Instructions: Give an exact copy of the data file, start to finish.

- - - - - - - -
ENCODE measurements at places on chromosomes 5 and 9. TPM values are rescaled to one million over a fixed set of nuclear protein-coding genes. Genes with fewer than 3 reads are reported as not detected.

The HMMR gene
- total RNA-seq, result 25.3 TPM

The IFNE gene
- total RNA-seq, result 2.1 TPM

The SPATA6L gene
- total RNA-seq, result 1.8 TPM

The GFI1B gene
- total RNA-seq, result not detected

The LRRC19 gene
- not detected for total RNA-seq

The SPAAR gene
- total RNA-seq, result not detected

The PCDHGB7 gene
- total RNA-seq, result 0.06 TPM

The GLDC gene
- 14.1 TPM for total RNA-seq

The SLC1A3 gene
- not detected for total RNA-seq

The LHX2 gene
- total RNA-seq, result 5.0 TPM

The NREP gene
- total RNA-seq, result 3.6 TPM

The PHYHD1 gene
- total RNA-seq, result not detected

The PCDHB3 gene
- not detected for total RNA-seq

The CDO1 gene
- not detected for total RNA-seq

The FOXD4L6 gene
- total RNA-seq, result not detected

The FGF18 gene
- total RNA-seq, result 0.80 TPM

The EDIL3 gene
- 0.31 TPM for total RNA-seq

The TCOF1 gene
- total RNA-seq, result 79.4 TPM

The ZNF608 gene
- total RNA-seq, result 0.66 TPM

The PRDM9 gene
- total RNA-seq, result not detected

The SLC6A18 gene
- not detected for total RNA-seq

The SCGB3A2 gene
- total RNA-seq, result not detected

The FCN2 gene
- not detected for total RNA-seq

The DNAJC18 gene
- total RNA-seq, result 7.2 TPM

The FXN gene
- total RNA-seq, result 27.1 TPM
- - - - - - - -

ENCODE measurements at places on chromosomes 5 and 9. TPM values are rescaled to one million over a fixed set of nuclear protein-coding genes. Genes with fewer than 3 reads are reported as not detected.

The HMMR gene
- total RNA-seq, result 25.3 TPM

The IFNE gene
- total RNA-seq, result 2.1 TPM

The SPATA6L gene
- total RNA-seq, result 1.8 TPM

The GFI1B gene
- total RNA-seq, result not detected

The LRRC19 gene
- not detected for total RNA-seq

The SPAAR gene
- total RNA-seq, result not detected

The PCDHGB7 gene
- total RNA-seq, result 0.06 TPM

The GLDC gene
- 14.1 TPM for total RNA-seq

The SLC1A3 gene
- not detected for total RNA-seq

The LHX2 gene
- total RNA-seq, result 5.0 TPM

The NREP gene
- total RNA-seq, result 3.6 TPM

The PHYHD1 gene
- total RNA-seq, result not detected

The PCDHB3 gene
- not detected for total RNA-seq

The CDO1 gene
- not detected for total RNA-seq

The FOXD4L6 gene
- total RNA-seq, result not detected

The FGF18 gene
- total RNA-seq, result 0.80 TPM

The EDIL3 gene
- 0.31 TPM for total RNA-seq

The TCOF1 gene
- total RNA-seq, result 79.4 TPM

The ZNF608 gene
- total RNA-seq, result 0.66 TPM

The PRDM9 gene
- total RNA-seq, result not detected

The SLC6A18 gene
- not detected for total RNA-seq

The SCGB3A2 gene
- total RNA-seq, result not detected

The FCN2 gene
- not detected for total RNA-seq

The DNAJC18 gene
- total RNA-seq, result 7.2 TPM

The FXN gene
- total RNA-seq, result 27.1 TPM